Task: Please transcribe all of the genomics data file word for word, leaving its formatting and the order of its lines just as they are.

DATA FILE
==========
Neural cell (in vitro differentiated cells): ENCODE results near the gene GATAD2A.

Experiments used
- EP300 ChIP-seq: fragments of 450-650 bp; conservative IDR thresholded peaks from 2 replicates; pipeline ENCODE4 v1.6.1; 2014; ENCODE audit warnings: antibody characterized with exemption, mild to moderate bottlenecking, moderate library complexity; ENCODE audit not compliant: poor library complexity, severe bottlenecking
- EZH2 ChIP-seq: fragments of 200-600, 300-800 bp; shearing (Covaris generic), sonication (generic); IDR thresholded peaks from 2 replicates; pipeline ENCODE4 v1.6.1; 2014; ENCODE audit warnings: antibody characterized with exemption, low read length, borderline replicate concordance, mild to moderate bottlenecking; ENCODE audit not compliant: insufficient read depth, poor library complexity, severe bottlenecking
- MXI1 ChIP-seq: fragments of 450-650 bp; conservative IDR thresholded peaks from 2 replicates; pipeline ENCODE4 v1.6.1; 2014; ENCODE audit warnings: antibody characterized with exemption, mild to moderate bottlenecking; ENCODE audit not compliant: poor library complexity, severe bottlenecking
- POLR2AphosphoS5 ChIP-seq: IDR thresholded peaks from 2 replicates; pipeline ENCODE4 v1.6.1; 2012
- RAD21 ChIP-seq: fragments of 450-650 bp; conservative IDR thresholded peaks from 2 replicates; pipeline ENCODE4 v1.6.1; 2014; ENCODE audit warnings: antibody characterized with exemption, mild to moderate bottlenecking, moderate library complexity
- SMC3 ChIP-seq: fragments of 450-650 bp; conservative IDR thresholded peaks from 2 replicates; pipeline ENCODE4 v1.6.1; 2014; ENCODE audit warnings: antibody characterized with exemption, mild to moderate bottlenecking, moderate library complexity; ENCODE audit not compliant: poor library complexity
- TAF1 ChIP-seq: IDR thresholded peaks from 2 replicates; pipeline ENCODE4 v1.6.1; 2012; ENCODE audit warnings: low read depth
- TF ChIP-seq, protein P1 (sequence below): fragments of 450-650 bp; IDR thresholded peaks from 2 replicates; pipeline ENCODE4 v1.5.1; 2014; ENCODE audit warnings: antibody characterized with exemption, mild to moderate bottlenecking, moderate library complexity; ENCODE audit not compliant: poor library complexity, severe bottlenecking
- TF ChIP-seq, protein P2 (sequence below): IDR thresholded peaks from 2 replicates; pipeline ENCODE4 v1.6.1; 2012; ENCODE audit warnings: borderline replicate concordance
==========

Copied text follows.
Neural cell (in vitro differentiated cells): ENCODE results near the gene GATAD2A.

Experiments used
- EP300 ChIP-seq: fragments of 450-650 bp; conservative IDR thresholded peaks from 2 replicates; pipeline ENCODE4 v1.6.1; 2014; ENCODE audit warnings: antibody characterized with exemption, mild to moderate bottlenecking, moderate library complexity; ENCODE audit not compliant: poor library complexity, severe bottlenecking
- EZH2 ChIP-seq: fragments of 200-600, 300-800 bp; shearing (Covaris generic), sonication (generic); IDR thresholded peaks from 2 replicates; pipeline ENCODE4 v1.6.1; 2014; ENCODE audit warnings: antibody characterized with exemption, low read length, borderline replicate concordance, mild to moderate bottlenecking; ENCODE audit not compliant: insufficient read depth, poor library complexity, severe bottlenecking
- MXI1 ChIP-seq: fragments of 450-650 bp; conservative IDR thresholded peaks from 2 replicates; pipeline ENCODE4 v1.6.1; 2014; ENCODE audit warnings: antibody characterized with exemption, mild to moderate bottlenecking; ENCODE audit not compliant: poor library complexity, severe bottlenecking
- POLR2AphosphoS5 ChIP-seq: IDR thresholded peaks from 2 replicates; pipeline ENCODE4 v1.6.1; 2012
- RAD21 ChIP-seq: fragments of 450-650 bp; conservative IDR thresholded peaks from 2 replicates; pipeline ENCODE4 v1.6.1; 2014; ENCODE audit warnings: antibody characterized with exemption, mild to moderate bottlenecking, moderate library complexity
- SMC3 ChIP-seq: fragments of 450-650 bp; conservative IDR thresholded peaks from 2 replicates; pipeline ENCODE4 v1.6.1; 2014; ENCODE audit warnings: antibody characterized with exemption, mild to moderate bottlenecking, moderate library complexity; ENCODE audit not compliant: poor library complexity
- TAF1 ChIP-seq: IDR thresholded peaks from 2 replicates; pipeline ENCODE4 v1.6.1; 2012; ENCODE audit warnings: low read depth
- TF ChIP-seq, protein P1 (sequence below): fragments of 450-650 bp; IDR thresholded peaks from 2 replicates; pipeline ENCODE4 v1.5.1; 2014; ENCODE audit warnings: antibody characterized with exemption, mild to moderate bottlenecking, moderate library complexity; ENCODE audit not compliant: poor library complexity, severe bottlenecking
- TF ChIP-seq, protein P2 (sequence below): IDR thresholded peaks from 2 replicates; pipeline ENCODE4 v1.6.1; 2012; ENCODE audit warnings: borderline replicate concordance